Course Evaluation Summaries (Qualitative)
Below, I list all qualitative student comments from each section of this course that I have taught—the semester is indicated at the start of each section. If I have only taught the course once, then the comments are from a single section of the course.
“I really enjoyed this class—it made me want to start watching film[s] that provoke thought something I used to do often and with life getting busy I kind of stopped.”
“The assignments related directly to the theme of otherness and the films.”
“Dr. Cook constantly reminded us students that we could see him during office hours or shortly after class. He showed an interest in all his students, and he was ready to answer questions.”
“Dr. Cook is one of the best instructors that I have had at IUK. He has been the only instructor I feel comfortable asking questions and talking to.”
“He always had open office hours, and met with us whenever we needed help.”
“He showed up early, showed us how to have better class discussions, and made the class enjoyable.”
“I feel that the class discussion was great and interesting but I am usually to [sic] shy to speak and I feel he was not understanding of that when I received a class participation grade.”
“I feel that I learned quite a bit on how to look at films/culture.”
“I learned a lot in this class. It had very interesting material.”
“I really enjoyed the subject of this class and enjoyed learning about ‘otherness’ through films”
“I personally found the amount of reading was difficult due to the depth of the subject. The # of pages was a lot for how much time it took to really process and understand the text.”
“Absolutely the best professor as far as caring about helping the students.”
“Definitely one of the best instructors I’ve had (and that’s saying a great deal); [Dr. Cook] shows a clear interest in helping students succeed & is willing to go out of his way to make that happen.”
“Excellent course; great selection of independent films ([I] feel like I have been exposed to a wide range of cinematic experiences; appreciated the ability to select my own film for the short writing project.”
“A little less forum posting.”
“[Dr. Cook] seemed to care a lot.”
“Maybe taking a week of [sic] school wasn’t a good idea.”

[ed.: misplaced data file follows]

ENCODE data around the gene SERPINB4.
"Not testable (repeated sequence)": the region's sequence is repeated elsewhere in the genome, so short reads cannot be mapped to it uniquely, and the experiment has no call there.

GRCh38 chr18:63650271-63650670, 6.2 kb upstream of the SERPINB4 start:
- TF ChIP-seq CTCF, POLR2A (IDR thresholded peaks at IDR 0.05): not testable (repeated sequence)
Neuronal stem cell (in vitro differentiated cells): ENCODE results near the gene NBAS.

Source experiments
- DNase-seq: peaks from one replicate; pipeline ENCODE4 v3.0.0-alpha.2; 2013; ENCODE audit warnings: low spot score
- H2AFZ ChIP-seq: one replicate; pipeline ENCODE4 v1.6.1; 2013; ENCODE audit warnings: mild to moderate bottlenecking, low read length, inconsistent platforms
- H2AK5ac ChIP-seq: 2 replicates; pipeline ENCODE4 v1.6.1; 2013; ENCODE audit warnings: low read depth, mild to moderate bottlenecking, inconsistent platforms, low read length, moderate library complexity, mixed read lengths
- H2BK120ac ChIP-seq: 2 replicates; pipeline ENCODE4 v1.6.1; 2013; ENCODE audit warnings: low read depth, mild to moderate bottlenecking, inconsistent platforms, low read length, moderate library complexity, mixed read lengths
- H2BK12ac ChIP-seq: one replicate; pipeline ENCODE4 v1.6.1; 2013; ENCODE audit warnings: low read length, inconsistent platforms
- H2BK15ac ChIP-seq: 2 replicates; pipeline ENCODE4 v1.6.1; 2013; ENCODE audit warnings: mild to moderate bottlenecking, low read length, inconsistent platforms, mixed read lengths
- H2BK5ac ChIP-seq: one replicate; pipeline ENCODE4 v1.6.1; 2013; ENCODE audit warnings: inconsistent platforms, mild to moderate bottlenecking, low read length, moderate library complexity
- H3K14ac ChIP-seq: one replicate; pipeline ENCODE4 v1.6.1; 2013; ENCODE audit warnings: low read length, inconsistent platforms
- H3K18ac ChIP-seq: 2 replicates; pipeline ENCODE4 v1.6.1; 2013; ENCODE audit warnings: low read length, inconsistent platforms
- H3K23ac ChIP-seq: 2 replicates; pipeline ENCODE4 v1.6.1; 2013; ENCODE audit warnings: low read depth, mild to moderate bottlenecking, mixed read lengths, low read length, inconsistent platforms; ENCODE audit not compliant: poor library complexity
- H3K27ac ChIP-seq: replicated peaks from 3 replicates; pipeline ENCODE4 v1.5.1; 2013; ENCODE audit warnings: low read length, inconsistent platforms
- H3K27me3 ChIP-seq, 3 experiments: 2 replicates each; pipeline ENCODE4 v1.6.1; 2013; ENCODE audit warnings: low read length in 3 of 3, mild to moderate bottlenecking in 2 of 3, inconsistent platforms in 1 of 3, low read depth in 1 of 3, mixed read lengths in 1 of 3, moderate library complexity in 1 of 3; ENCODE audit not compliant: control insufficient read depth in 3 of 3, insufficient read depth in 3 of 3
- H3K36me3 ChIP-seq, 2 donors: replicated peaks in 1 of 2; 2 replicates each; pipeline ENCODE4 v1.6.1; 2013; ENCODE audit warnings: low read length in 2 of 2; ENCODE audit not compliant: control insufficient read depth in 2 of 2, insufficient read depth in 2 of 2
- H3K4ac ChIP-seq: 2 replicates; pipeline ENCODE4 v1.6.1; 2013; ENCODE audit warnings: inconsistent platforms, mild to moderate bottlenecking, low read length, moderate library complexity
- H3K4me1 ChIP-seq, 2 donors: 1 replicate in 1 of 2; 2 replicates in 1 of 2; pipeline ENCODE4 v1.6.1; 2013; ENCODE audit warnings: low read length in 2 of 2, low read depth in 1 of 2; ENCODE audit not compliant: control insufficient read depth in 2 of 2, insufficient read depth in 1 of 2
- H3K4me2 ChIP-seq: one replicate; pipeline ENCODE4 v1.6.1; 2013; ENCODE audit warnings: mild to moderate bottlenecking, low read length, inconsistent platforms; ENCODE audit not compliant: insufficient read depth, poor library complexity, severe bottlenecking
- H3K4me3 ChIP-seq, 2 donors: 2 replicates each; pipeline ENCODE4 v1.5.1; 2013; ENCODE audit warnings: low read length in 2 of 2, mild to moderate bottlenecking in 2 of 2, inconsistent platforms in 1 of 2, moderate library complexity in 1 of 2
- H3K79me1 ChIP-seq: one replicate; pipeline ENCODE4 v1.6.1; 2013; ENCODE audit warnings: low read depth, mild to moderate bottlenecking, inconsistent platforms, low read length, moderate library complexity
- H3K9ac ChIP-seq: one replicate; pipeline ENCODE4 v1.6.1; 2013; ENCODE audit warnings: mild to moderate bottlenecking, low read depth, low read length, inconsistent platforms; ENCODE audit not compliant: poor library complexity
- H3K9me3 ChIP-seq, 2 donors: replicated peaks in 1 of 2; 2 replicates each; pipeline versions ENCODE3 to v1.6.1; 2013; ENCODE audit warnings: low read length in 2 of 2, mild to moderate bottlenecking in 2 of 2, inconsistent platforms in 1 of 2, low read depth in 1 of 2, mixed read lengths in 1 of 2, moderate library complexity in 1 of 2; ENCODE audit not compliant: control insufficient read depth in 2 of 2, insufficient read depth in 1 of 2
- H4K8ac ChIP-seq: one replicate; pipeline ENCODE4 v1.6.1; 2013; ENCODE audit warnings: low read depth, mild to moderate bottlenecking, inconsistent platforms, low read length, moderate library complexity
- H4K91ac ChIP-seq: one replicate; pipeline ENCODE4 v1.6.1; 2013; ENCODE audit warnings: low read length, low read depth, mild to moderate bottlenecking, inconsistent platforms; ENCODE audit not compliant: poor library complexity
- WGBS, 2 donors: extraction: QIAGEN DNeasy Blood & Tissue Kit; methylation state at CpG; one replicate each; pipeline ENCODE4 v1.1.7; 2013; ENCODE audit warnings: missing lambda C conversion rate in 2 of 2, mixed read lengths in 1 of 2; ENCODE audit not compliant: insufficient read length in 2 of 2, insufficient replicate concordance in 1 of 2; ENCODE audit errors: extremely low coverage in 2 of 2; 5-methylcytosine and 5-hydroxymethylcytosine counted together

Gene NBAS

“Dr. Cook is the best teacher I have ever had so I don’t really know [what I liked least about the course or instructor].”
“This course was very interesting. I was never bored or wanted to skip class. Instructor kept it interesting, which lead [sic] us to become more fascinated.”
“[The most valuable thing I learned was] how to think critically.”
“He was excited about the material and urged us to get excited, too.”
“My group project grade suffered because of one person, [student name redacted].”
“[The most valuable thing I learned was] to think constructly [sic] and ask questions always.”
“The way he puts a spin on the course material is amazing, and influences the learning experience.”
“[The most valuable thing I learned was] that zombies are not just shallow horror. It is dense with intellectual meaning.”
“[What I liked most about the course was] watching movies.”
“[The most valuable thing I learned was] how do break down large chunks of reading.”
“Interesting content, good teaching style. Made it a good environment for learning.”
“Maintaining a blog was a good idea. I don’t personally like maintaining a blog.”
“[The most valuable thing I learned was the] critical analysis of films. And never to call films ‘movies’ in a scholarly context.”
“[What I liked most about the course was] all of the movies.”
“[What I liked least about the course was] he changes topics.”
“[The most valuable thing I learned was] origins of zombie.”
“Dr. Cook cares that his students learn.”
“[The most valuable thing I learned was] to relate cultural changes to societal shifts/situations.”
“We watched movies and learned about how zombies came about. Dr. Cook was a very talkative and knowledgeable professor.”
“How would zombies apply to a business degree? I know it’s for critical thinking but something less liberal would be nice.”
“I think my skills in critical thinking got better.”
“I liked the movies selected for the course.”
“A portion of the readings were lengthy.”
“I learned the origin of the zombie.”
“[What I liked most about the course was] the course and instructor!”
“[What I liked least about the course was] nothing.”
“[The most valuable thing I learned in this course was] the origin of zombies.”
Click here for the Course Syllabus on the “Other” in American Film Culture (Spring 2013); click here for the Course Syllabus on the Zombie in American Film (Fall 2016).
Click here, here, here, and even here for sample course materials, including a podcast series I developed to help students with the readings.